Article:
Action Based on File's Last Modification Time: Is One Approach Better?

Discussion in 'Perl Misc' started by James E Keenan, Oct 14, 2003.

  1. Let's say that I wish to process every file in a given directory that was
    last modified more than 14 days ago. From various parts of the Camel book,
    it appears I could test the age of the file in 1 of 2 ways.

    ### approach using 'stat' ### Camel pp 800-801
    my ($file, $days_ago, $DAY, $earlier);
    $DAY = 60 * 60 * 24;
    $days_ago = 14;
    $earlier = time() - ($days_ago * $DAY);
    ....
    if ( (stat($file))[9] < $earlier ) {
    # process $file
    }

    ### approach using file test operator '-M' ### Camel pp 98-100
    if (-M $file > 14) {
    # process $file
    }

    ### [end code samples] ###
    For the purpose of argument, let's assume that the "at the point the Perl
    script started running" proviso for the file test operator is not meaningful
    from the current time. Given that assumption, is there any particular
    reason to prefer the more verbose approach using 'stat' to the simple one
    using the '-M'?

    jimk
    James E Keenan, Oct 14, 2003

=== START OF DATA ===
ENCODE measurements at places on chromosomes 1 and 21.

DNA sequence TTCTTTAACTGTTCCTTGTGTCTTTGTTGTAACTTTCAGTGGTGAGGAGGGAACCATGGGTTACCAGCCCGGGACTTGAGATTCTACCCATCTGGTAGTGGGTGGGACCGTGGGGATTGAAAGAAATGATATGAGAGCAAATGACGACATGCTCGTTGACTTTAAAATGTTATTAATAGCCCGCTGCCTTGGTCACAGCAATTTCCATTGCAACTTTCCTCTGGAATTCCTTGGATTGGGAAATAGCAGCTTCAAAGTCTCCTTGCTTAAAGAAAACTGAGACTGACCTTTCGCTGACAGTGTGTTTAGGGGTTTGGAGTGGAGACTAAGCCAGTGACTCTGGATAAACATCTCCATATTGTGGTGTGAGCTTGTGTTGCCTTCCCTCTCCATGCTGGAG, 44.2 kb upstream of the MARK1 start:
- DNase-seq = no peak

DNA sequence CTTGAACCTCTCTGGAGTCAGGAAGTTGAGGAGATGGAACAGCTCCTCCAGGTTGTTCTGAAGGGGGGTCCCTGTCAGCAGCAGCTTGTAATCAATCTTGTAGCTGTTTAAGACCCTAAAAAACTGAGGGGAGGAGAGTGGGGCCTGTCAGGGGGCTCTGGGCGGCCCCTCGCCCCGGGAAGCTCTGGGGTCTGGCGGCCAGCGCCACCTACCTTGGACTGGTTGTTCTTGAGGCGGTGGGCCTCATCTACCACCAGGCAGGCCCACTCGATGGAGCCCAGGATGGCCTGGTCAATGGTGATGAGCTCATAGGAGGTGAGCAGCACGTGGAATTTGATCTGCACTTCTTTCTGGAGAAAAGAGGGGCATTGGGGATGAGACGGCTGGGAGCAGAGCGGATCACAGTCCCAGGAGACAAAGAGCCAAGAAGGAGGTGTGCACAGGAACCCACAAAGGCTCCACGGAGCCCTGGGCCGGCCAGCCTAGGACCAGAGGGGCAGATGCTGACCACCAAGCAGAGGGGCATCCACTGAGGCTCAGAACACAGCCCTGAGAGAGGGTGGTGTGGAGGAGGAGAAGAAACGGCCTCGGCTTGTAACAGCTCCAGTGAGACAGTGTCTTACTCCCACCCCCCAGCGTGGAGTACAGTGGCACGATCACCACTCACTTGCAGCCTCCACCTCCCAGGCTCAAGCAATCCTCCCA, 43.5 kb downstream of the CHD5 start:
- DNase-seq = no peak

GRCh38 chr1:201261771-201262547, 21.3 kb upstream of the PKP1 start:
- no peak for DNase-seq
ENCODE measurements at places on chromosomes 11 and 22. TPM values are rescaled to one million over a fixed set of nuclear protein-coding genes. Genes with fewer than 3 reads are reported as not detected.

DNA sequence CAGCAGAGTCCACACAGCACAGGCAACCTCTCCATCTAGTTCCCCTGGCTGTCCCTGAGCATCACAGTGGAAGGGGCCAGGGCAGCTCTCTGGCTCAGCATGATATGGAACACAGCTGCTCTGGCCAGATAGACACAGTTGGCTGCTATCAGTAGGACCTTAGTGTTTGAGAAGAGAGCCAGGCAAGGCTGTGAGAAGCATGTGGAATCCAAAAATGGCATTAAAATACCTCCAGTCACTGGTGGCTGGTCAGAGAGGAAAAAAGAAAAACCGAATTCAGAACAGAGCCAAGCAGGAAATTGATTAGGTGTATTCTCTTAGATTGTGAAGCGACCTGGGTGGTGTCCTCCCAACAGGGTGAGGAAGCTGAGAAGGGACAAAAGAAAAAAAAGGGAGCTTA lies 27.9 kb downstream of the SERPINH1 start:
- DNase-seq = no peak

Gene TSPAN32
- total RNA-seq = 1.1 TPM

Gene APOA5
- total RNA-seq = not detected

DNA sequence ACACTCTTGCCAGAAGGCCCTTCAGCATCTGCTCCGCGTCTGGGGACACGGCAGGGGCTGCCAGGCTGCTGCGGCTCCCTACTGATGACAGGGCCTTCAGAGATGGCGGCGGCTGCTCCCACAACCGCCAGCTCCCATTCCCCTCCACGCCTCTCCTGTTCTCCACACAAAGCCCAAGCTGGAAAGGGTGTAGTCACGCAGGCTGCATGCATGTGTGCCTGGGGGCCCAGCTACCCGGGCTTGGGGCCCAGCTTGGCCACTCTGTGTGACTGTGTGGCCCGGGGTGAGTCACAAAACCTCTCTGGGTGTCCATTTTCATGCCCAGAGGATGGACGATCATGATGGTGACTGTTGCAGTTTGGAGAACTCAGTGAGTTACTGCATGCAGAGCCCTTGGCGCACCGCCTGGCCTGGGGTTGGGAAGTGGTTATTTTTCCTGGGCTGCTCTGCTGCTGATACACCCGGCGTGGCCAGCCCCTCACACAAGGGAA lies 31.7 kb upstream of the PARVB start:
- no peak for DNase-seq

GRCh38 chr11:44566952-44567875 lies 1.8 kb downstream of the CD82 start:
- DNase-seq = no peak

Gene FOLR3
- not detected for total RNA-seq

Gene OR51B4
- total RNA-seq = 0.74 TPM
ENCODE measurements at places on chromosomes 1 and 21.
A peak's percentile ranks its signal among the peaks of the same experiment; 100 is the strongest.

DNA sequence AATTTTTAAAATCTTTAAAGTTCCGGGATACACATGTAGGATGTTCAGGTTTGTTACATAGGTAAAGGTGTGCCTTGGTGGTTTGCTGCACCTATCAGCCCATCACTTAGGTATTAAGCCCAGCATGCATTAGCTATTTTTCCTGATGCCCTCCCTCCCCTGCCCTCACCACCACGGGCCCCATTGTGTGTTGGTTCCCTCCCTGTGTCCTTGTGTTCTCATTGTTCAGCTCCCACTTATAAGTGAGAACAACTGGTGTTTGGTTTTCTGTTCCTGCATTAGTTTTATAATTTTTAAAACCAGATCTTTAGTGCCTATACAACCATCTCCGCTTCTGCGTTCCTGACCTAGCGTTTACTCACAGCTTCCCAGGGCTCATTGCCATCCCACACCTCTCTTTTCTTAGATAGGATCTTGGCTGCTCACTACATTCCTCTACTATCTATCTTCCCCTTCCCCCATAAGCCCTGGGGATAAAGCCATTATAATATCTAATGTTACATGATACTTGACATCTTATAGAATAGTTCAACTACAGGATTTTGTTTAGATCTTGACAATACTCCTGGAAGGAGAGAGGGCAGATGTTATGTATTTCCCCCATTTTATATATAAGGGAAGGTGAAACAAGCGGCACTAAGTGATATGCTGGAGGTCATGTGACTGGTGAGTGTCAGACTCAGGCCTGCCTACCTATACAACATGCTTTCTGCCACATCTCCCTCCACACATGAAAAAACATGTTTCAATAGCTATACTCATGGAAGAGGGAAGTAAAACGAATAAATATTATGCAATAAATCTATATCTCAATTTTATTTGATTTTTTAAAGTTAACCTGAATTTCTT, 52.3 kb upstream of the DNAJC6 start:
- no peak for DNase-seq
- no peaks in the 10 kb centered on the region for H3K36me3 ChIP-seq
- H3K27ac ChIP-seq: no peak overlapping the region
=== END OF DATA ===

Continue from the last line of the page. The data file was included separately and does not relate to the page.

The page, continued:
#1
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  2. James E Keenan <> wrote:
    > Let's say that I wish to process every file in a given directory
    > that was last modified more than 14 days ago. From various parts
    > of the Camel book, it appears I could test the age of the file in
    > 1 of 2 ways.


    [ using stat() and -M ]

    > For the purpose of argument, let's assume that the "at the point
    > the Perl script started running" proviso for the file test operator
    > is not meaningful from the current time.


    This is what trips people, though, when they use it in long-running
    daemons, mod_perl handlers, etc.

    > Given that assumption, is there any particular reason to prefer the
    > more verbose approach using 'stat' to the simple one using the '-M'?


    No. -M is simpler, easier to read, and probably a bit faster.

    --
    Steve
    Steve Grazzini, Oct 14, 2003
    #2
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